Racing Simulator Hardware on the Cheap

Jun 04, 2020 at 01:56 pm by Warlord720

Budget Racing Sim Hardware

Back in the early '90s, when graphics were much simpler, I remember getting into Papyrus Design Groups NASCAR Racing to such a degree I would be exhausted after a race.  The computers back then were slow, but Papyrus managed to put together a racing game that just… felt fast.

This was the first time I had ever become immersed in a racing game and this was with a simple game port driven steering wheel.  I don’t remember having pedals. Just knowing it was connected to a game port is enough to date it.  I don’t remember a stick shifter either.

I do remember having a great time with the combination. As soon as I had any free time it was spent on that racing simulator as it was much more than a simple arcade game. I also remember finding the graphics for the cars and manually changing the paint scheme to my own design with WarLord displayed prominently on the hood and rear spoiler.

My non-technical game-playing friends thought it was cool and cool was always the goal back in the day. Soon I was creating custom car skins for our game playing sessions. While it was fun, life and a family eventually got in the way and the steering wheel along with the racing games fell off my radar.  Until recently that is, when I got a chance to try out a feedback-driven steering wheel with paddlewheel shifters.

The fun factor was too good to pass up even though it was an Xbox/PC Thrustmaster that debuted in 2015/16. Cost was the reason. Average price was $199 US. While there are cheaper wheels out there none had the positive reviews at the price point of the Thrustmaster with feedback. It also came with a two-pedal controller which is fine for me as I do not want to mess with a clutch. The pedals are a cheap lot with no feedback, but they get the job done.

This steering wheel combo will work on a table or desk. That was important coming from the premise of doing this on the cheap. Not everyone would want, need or have the budget to get a stand but I didn’t want a controller taking up my actual desk space, so I opted for a lower end Smarketbuy (Amazon) racing wheel simulator cockpit stand. It also came with a shifter stand that attaches to either side though I wouldn’t be needing it with the paddle wheel shifters. The price was reasonable at $119.99 and assembly was quick and easy.

Now I know what some of you are thinking. $199 for the wheel, $119 for the stand is cheap? Considering you can spend thousands of dollars on a racing wheel then yes… the combined price is cheap for a stand and steering wheel. Again, there are cheaper stands and it’s not necessary to have one but damn it… they look cool… even the cheap ones.

Racing Sim Hardware on the CheapSmarketbuy Stand and Thrustmaster Feedback Wheel

The stand seemed to be a little short but in the long run, it was just fine. All I had to do was lower my chair bit and I fit snuggly into the little stand down to the pedals. I couldn’t find anything to complain about at this point and it was more comfortable than the tabletop.

The wheel itself, the Xbox/PC Thrustmaster, cannot be mounted to the stand but it does come with a clamp that squeezes down firmly with no shake, rattle, or roll. It remained tightly clamped during testing. Setup was easy. Plug in the USB then plugs in the electric power chord which triggers a reset of the steering wheel. You don’t want to be “hands-on” during the power plug-in as the wheel will rotate the full extent one direction then the other before stopping at center.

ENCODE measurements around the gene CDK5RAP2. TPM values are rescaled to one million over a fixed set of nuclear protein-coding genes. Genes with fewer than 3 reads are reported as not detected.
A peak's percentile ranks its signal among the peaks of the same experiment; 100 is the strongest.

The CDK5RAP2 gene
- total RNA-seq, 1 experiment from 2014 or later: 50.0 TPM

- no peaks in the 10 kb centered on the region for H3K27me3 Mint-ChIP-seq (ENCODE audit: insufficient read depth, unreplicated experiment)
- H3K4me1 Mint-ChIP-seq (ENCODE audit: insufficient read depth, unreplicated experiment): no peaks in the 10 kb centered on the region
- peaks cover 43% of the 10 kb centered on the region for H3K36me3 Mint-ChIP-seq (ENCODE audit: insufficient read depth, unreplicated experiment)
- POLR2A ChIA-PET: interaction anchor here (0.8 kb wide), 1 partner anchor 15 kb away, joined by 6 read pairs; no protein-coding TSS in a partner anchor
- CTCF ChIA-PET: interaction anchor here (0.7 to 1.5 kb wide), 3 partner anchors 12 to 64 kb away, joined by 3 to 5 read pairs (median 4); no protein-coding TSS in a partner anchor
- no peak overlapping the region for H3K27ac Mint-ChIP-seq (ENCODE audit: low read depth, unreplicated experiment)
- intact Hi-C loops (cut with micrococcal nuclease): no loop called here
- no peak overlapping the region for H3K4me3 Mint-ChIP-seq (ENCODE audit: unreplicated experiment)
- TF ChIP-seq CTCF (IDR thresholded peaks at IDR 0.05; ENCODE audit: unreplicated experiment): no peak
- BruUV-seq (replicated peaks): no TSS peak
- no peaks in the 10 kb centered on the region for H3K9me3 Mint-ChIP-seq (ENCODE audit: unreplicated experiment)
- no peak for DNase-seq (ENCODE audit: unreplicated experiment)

The feedback system was… awesome. I had never tried feedback in a steering wheel and it sure made things interesting as you could feel the pound of the pavement, losing grip and drifting while fighting the suspension into bumpy corners.

The wheel literally fought back in the turns and down the rough straightaways jerking sideways, spinning partially around all the while doing everything it can to keep you from being anything but smooth.

For the record, I used the Assetto Corsa Competizione simulator and the original Dirt Rally which I had downloaded as a free game. On the flat 2D monitor it was awesome and lots of fun but… when I put on a VR headset… I was in the racecar barreling down the track having a blast until I got up to speed and starting diving into corners and grabbing the break.

VR motion sickness hit bigtime. I mean big time! All was well until my speed reached a point that sudden deceleration for a hairpin turn became a woozy, possible vomit fest. I pushed it a little too much thinking I could handle a VR racing sim because VR dogfights and aerobatics are no problem for me. That however is another story for another time as I sought out advice and worked out being able to race in VR with the unpleasant side effects.

Even without VR, I love the racing sims more than I ever would have thought possible and for under $320 dollars I was able to get a stand that fits in a closet with a feedback enhanced racing wheel and pedals attached. This was a win/win.

M.D. McCallum, aka WarLord, is an international award-winning commercial graphics artist, 3D animator, published author, project director, and webmaster with a freelance career that spans over 20 years.  Now retired, M.D. is currently working part-time on writing and select character development projects. You can learn more about MD on his website

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